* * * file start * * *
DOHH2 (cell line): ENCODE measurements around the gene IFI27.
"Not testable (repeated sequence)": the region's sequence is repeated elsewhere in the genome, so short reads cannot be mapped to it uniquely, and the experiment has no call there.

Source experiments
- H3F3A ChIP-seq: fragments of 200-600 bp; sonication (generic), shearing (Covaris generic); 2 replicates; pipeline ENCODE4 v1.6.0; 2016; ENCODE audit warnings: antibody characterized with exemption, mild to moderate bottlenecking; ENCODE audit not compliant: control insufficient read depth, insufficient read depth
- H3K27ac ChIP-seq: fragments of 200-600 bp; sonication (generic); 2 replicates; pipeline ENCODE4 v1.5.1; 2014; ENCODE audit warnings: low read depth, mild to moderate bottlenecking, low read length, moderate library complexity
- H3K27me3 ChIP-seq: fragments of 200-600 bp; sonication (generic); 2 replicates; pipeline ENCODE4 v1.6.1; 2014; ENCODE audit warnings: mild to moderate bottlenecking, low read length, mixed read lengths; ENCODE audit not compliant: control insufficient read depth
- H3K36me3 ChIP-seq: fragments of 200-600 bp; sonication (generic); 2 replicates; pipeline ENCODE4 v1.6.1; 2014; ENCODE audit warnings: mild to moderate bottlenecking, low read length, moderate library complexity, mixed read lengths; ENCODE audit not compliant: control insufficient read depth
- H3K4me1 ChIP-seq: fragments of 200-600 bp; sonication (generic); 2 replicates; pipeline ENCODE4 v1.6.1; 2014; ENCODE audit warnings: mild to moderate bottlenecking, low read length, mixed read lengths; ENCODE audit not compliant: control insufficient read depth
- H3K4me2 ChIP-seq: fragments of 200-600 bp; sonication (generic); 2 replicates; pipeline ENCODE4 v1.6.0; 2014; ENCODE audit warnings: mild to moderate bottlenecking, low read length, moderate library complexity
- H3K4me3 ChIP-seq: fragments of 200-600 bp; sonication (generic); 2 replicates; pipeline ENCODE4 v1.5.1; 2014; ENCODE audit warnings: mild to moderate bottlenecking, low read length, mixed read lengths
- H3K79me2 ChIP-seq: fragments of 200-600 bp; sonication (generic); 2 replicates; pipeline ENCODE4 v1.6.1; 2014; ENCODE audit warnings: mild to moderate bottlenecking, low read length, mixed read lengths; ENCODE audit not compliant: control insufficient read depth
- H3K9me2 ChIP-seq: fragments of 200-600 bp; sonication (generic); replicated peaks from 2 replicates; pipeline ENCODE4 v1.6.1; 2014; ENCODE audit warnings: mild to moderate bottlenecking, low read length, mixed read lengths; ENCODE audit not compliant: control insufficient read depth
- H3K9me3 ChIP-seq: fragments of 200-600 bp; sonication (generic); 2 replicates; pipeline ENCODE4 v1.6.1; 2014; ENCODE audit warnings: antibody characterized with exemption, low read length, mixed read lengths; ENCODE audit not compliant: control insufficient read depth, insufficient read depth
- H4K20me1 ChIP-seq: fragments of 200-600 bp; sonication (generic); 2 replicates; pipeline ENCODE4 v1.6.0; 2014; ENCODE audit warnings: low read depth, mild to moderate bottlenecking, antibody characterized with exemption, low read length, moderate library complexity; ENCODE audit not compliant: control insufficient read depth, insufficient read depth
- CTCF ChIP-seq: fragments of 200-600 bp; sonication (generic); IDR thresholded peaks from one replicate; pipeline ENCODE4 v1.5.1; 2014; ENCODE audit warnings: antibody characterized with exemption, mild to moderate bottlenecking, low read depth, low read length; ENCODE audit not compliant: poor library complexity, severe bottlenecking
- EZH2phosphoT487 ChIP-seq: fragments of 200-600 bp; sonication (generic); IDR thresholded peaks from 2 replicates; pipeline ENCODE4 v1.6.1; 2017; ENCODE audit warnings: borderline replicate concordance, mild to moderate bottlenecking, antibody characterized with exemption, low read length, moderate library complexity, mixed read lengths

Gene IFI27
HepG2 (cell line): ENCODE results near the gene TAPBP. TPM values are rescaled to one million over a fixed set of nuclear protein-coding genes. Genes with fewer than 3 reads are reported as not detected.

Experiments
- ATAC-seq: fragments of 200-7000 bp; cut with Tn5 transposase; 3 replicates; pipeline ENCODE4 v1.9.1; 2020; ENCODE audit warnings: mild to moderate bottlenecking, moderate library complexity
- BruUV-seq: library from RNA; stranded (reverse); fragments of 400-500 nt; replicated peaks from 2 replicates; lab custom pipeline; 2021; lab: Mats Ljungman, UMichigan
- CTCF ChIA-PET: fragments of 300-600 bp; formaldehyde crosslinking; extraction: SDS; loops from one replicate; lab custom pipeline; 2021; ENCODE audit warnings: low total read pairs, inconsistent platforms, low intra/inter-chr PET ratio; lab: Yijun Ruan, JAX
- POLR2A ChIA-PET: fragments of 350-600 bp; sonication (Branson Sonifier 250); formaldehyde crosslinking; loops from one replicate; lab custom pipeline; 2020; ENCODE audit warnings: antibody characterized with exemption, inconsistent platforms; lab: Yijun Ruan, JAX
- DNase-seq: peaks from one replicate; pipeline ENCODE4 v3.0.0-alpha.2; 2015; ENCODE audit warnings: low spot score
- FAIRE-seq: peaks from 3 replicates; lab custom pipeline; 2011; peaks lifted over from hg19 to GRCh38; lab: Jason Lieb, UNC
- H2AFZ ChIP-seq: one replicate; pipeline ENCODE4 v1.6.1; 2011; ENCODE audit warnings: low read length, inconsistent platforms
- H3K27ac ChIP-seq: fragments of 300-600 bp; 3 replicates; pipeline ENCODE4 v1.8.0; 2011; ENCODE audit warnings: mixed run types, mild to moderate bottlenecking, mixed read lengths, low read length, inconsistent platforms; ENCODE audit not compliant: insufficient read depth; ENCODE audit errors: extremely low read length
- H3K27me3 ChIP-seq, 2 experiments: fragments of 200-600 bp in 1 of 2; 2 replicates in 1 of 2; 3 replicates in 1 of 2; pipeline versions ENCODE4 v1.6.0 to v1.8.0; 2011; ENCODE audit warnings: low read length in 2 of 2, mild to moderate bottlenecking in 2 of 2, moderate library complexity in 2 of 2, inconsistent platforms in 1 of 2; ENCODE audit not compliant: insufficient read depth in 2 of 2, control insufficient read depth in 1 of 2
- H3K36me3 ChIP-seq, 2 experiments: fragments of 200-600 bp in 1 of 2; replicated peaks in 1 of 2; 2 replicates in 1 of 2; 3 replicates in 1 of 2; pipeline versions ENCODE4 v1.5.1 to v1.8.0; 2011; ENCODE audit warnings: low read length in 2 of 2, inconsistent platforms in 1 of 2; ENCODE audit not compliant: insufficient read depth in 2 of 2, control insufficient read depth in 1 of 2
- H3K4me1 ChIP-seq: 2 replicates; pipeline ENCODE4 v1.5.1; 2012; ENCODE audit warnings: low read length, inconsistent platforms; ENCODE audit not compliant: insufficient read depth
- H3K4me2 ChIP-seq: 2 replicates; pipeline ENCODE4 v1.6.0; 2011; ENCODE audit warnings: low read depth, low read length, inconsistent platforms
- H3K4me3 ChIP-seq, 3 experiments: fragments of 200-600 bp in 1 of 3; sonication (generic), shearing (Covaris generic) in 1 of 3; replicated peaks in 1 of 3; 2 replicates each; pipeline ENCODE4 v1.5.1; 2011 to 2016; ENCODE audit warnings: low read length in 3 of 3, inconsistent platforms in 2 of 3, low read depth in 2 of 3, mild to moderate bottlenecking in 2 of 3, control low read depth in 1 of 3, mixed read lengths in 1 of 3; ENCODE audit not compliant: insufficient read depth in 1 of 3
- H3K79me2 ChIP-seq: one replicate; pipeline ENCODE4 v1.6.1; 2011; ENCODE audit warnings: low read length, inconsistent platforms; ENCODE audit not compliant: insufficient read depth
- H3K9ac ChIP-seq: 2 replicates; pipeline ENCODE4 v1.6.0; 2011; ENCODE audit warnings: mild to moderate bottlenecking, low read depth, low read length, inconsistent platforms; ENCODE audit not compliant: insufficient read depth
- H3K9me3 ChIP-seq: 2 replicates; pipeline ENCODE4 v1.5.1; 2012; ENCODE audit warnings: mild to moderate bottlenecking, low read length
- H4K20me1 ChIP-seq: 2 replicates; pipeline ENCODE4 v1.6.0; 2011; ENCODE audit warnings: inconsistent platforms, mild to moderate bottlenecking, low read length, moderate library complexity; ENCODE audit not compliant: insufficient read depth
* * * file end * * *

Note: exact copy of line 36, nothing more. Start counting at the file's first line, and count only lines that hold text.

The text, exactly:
- H4K20me1 ChIP-seq: 2 replicates; pipeline ENCODE4 v1.6.0; 2011; ENCODE audit warnings: inconsistent platforms, mild to moderate bottlenecking, low read length, moderate library complexity; ENCODE audit not compliant: insufficient read depth